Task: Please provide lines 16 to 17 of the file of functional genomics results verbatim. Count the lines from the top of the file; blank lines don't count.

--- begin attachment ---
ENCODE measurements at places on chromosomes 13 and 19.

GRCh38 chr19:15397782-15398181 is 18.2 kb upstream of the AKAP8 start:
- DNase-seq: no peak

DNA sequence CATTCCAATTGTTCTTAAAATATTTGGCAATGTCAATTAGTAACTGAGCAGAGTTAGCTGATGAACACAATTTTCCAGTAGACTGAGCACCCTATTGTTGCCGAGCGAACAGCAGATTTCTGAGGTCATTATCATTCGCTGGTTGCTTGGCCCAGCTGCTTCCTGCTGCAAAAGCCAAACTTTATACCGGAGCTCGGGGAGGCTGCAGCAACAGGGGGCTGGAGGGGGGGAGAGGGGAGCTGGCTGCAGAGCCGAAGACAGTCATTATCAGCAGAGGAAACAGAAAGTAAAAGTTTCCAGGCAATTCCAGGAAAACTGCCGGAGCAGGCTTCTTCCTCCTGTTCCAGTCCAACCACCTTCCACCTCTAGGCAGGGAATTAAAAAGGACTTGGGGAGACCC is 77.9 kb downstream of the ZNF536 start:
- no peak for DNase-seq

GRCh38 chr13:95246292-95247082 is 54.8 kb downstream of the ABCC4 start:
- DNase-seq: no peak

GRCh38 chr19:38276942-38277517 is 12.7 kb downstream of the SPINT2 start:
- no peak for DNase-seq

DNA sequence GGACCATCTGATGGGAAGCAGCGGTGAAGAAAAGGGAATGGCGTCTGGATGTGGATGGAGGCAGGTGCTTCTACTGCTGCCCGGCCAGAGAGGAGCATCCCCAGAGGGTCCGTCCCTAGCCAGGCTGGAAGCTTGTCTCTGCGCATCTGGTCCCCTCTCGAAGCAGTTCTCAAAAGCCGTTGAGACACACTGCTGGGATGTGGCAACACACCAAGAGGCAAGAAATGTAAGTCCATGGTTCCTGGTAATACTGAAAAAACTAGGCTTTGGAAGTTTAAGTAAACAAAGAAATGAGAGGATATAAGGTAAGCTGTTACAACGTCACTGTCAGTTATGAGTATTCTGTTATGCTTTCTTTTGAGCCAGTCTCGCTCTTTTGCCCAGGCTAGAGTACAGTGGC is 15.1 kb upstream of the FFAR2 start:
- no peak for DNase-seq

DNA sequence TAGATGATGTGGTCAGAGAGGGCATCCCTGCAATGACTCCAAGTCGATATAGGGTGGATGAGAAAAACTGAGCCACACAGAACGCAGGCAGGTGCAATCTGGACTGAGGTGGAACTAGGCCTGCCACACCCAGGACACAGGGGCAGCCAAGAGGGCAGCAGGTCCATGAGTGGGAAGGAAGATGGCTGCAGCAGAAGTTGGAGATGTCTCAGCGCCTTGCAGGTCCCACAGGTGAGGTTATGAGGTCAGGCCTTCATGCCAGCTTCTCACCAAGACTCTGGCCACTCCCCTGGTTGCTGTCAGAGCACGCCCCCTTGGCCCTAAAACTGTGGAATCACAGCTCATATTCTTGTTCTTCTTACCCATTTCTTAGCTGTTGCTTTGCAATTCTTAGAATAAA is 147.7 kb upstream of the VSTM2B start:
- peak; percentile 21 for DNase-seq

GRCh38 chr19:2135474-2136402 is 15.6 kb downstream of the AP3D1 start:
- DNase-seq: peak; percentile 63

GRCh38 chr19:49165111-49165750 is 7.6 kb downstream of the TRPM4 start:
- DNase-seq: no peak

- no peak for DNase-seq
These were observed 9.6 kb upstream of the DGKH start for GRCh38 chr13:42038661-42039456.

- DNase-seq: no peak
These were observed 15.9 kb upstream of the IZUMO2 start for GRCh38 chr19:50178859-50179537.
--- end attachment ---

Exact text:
GRCh38 chr19:49165111-49165750 is 7.6 kb downstream of the TRPM4 start:
- DNase-seq: no peak